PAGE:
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Often in physics, the symbol \sim is used as a unary operator to mean "approximately."

For example, one might say "the energy of these processes is $\sim 4$ eV." However, this looks awkward because \sim is a binary operator and the spacing is incorrect. How can one use \sim act as a unary operator?

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${\sim}4$ or $\mathord{\sim}4$ –  Werner Oct 25 '12 at 21:31
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\sim is a relation symbol, rather than a binary operation; if it were then $\sim 4$ would give no space. It's probably better to define a new command for it as an "Ord": \newcommand{\appx}{{\sim}}. Consider using siunitx for typesetting units of measure. –  egreg Oct 25 '12 at 21:34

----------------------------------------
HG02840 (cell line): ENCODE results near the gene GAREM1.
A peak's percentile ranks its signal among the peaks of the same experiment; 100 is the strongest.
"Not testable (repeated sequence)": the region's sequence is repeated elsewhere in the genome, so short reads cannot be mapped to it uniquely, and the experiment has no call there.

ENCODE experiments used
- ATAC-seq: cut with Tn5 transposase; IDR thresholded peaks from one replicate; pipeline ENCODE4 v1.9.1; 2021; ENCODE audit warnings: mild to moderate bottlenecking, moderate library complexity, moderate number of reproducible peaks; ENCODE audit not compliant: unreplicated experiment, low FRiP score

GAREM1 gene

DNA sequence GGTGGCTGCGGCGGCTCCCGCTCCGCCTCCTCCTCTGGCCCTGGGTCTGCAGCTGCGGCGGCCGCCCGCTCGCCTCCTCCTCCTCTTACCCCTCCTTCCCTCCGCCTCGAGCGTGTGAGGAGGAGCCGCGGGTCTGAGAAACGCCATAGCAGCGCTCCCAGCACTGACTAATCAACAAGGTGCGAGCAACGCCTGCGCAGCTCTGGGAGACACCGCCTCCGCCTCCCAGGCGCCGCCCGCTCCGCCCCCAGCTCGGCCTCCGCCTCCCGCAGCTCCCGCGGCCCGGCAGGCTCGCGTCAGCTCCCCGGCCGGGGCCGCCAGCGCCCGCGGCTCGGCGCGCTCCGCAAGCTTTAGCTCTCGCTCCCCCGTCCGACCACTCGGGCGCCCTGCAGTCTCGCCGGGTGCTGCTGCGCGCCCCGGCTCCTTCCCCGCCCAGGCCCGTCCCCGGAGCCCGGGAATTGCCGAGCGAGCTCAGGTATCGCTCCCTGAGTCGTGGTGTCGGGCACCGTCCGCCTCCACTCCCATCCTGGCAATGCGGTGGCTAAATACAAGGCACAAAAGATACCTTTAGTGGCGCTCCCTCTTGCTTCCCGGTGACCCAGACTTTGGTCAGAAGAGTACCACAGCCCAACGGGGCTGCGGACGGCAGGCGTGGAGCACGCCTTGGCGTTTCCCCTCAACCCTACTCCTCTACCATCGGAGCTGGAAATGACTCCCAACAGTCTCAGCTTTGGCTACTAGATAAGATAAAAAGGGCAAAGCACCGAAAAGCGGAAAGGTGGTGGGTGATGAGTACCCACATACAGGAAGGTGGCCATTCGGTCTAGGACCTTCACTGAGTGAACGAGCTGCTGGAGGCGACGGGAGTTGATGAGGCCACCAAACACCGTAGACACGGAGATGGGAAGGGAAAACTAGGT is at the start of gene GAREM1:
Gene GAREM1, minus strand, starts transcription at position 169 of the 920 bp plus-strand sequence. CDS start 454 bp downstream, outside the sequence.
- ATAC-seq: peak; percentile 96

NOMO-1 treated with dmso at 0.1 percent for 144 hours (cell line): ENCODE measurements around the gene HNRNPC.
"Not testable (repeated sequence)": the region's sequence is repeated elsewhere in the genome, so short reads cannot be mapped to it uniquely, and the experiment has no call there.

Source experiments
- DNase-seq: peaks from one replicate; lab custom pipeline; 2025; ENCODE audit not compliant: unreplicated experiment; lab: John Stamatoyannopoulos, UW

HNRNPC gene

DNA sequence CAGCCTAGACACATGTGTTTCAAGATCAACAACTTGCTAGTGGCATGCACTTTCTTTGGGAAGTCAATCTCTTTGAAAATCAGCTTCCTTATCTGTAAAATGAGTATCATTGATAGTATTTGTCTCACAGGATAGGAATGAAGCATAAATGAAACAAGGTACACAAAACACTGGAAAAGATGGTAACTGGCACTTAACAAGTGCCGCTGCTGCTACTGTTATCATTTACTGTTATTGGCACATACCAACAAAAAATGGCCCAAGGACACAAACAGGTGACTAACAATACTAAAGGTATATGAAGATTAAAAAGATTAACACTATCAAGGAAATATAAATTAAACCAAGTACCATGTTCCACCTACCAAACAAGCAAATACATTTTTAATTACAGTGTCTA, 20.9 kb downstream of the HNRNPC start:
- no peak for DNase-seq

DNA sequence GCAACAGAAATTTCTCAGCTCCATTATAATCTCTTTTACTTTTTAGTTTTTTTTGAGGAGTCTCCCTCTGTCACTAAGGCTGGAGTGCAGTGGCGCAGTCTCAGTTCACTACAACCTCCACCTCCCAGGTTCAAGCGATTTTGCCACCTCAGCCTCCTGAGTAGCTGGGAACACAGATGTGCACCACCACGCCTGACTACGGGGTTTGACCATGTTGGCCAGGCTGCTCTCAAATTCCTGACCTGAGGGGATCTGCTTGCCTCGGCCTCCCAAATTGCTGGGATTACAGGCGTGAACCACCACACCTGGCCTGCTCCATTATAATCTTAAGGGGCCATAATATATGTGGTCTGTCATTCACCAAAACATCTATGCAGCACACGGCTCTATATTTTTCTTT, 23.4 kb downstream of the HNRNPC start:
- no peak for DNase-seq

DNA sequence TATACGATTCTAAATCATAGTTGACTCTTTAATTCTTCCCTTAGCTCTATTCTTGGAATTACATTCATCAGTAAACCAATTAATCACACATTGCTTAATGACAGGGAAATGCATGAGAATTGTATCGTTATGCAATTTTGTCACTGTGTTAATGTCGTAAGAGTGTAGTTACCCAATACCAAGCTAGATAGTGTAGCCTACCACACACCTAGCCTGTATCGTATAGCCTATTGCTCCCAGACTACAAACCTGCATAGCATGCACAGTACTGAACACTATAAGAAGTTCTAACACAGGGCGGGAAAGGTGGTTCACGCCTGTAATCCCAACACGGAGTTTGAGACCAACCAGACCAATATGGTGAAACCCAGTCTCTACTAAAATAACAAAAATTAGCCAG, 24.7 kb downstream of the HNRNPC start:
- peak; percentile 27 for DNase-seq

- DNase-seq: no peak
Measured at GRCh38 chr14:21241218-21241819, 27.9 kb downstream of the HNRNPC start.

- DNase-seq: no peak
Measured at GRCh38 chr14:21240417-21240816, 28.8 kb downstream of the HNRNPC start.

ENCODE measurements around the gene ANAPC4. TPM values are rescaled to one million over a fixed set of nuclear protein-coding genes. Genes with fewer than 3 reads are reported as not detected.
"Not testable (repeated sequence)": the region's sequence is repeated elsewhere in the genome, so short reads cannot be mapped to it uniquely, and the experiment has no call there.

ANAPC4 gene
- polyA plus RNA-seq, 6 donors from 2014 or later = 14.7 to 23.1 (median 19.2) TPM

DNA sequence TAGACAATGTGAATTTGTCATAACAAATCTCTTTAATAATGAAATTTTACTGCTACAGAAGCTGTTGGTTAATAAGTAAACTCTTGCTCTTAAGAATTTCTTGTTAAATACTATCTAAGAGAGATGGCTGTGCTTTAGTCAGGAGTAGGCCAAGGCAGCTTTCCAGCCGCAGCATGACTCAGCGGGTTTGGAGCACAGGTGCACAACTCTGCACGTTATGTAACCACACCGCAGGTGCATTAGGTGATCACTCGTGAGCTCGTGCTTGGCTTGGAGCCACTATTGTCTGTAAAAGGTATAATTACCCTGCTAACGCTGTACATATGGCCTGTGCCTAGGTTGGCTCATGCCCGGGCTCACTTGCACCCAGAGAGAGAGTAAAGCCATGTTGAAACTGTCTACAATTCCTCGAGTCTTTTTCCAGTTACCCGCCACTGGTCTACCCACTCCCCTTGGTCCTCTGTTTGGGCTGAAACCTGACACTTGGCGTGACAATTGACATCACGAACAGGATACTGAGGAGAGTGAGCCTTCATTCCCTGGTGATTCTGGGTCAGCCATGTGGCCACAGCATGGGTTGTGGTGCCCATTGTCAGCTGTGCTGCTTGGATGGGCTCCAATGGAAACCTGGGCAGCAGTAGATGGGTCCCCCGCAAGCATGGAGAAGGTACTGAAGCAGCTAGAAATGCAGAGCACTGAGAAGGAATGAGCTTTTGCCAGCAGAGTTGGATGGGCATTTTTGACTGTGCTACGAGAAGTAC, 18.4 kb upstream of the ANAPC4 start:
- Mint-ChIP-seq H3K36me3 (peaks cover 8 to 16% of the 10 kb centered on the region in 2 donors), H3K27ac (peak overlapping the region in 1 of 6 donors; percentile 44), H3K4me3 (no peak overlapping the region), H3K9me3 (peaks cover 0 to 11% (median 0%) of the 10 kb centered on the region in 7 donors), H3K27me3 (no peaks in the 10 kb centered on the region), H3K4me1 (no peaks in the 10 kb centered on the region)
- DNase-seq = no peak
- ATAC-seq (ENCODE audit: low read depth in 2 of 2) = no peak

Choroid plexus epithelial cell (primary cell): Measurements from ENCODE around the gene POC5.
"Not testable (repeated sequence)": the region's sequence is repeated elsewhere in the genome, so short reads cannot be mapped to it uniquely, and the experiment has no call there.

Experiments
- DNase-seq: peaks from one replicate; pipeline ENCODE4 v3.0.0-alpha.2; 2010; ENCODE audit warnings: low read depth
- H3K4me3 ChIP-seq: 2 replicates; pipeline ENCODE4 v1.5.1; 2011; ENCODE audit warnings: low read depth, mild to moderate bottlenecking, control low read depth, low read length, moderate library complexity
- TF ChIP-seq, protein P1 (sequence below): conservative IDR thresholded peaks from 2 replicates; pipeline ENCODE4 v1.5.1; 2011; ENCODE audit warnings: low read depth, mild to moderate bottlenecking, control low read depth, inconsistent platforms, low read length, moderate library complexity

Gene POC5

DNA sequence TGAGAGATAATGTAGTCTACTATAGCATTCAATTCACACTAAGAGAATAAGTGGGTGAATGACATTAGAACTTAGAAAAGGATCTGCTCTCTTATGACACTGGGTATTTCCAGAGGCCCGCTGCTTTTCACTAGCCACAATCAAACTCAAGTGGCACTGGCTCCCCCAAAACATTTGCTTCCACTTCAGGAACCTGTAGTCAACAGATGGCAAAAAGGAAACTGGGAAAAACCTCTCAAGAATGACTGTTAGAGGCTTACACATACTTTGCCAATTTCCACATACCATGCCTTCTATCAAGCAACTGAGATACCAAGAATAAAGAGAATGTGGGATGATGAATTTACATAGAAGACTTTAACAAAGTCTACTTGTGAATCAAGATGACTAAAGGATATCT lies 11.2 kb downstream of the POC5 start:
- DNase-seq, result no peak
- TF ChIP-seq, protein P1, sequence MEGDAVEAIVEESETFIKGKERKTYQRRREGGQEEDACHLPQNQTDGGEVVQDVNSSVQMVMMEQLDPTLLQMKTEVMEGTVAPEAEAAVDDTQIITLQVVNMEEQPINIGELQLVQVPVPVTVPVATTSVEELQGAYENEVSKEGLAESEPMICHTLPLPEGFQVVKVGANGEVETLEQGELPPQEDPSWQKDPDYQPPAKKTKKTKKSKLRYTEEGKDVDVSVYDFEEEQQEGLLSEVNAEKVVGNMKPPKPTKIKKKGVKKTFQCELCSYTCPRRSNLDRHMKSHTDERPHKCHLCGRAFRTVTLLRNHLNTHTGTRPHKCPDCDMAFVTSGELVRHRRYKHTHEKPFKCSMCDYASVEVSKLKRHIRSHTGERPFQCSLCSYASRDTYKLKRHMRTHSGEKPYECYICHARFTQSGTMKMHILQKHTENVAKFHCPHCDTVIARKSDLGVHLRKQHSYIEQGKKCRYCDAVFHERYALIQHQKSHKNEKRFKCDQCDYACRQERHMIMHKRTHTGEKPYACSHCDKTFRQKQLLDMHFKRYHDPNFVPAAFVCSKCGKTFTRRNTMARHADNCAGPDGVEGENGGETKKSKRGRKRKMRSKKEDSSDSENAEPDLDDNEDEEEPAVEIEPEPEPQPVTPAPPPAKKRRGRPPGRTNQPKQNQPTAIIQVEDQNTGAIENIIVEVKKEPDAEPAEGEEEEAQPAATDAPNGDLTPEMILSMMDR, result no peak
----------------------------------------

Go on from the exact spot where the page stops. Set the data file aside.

This question is a duplicate of tex.stackexchange.com/q/55701 –  Philippe Goutet Oct 26 '12 at 5:30
    
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1 Answer

up vote 8 down vote accepted

Just define a new command for it:

\newcommand{\ca}{{\sim}}

I suggest also to use siunitx, if you have units of measure to typeset in your document: it ensures uniform setting.

\documentclass{article}
\newcommand{\ca}{{\sim}}

\usepackage{siunitx}
\sisetup{input-protect-tokens=\ca,input-symbols=\ca}

\begin{document}
\SI{\ca 4}{eV}

$\ca 4$\,eV
\end{document}

The input might seem more difficult, but it's surely rewarding.

enter image description here

If you load amssymb you can change the definition to

\usepackage{amssymb}
\newcommand{\ca}{{\thicksim}}

and the result would be

enter image description here

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